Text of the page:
I was super-excited to finally meet Stephen and learn more about his work and personal story. We had a fun (and funny) conversation and covered a wide range of interesting topics. We dug into his connection to agriculture and talked in depth about how ranches and farms play an important role in land conservation. We talked about motorcycles and some of his adventures. We discussed the importance of international travel and his lessons learned from immersion in foreign cultures. We obviously chatted in detail about photography, as well as an insane bear story that you definitely need to hear.

Cool guy. Thoughtful conversation. Crazy stories. Great episode!

All photos courtesy of Stephen Smith


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Episode Notes

Topics Covered

3:55 – How Stephen describes his work
4:55 – How he decided to focus on agriculture as a photography subject
7:45 – How long he’s been shooting photographs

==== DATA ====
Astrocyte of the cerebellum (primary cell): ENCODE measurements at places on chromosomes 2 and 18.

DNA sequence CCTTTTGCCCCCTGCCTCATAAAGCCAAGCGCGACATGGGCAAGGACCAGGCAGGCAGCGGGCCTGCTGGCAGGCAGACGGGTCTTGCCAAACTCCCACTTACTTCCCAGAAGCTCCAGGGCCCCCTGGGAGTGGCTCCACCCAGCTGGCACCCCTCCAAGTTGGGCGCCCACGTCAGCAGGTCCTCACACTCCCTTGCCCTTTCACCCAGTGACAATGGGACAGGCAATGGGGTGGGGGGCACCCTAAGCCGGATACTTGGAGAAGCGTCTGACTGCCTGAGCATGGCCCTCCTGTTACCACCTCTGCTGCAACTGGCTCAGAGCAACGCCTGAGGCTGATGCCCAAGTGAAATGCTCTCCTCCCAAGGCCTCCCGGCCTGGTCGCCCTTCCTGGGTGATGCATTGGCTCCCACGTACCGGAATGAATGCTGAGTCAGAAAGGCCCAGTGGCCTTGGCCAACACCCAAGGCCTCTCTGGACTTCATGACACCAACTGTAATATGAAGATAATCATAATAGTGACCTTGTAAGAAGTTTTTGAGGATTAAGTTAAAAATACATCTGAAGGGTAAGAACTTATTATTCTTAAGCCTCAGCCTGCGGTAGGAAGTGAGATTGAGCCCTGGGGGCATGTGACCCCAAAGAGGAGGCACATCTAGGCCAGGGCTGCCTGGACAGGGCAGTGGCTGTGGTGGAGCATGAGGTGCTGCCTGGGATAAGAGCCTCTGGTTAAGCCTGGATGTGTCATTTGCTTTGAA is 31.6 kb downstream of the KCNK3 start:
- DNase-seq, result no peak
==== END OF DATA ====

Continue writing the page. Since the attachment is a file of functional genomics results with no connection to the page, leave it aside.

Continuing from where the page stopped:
10:00 – Lesson learned from starting with film photography
12:00 – Stephen’s time working on a Colorado Ranch
16:00 – Overview of holistic range management
19:15 – What “conservation” means to Stephen
22:30 – How his deep understanding of agriculture is reflected in his work
26:00 – Some examples of extraordinary agricultural operations
31:00 – Economic benefits of holistic management
32:30 – Stephen’s love of motorcycles
36:00 – Connection between motorcycles and agriculture
37:00 – Five-month solo motorcycle adventure
42:30 – Lesson learned from traveling and living abroad
47:10 – Books on motorcycle adventures
48:30 – Recommended motorcycle trips through the West
50:00 – Upcoming Mexico motorcycle adventure
54:30 – Big breaks versus a slow grind
58:00 – Advice to young photographers
1:03:30 – Favorite books
1:05:20 – Favorite documentary
1:06:40 – Thoughts on surfing
1:08:45 – Simple advice to be a better landscape photographer
1:13:00 – Insane story about being chased by a bear
1:20:20 – Favorite place in the West
1:21:10 – Biggest threat facing the West
1:24:10 – Stephen’s request of the listeners
1:26:00 – Connect with Stephen online

Information Referenced

Ann Johnston

Ann Johnston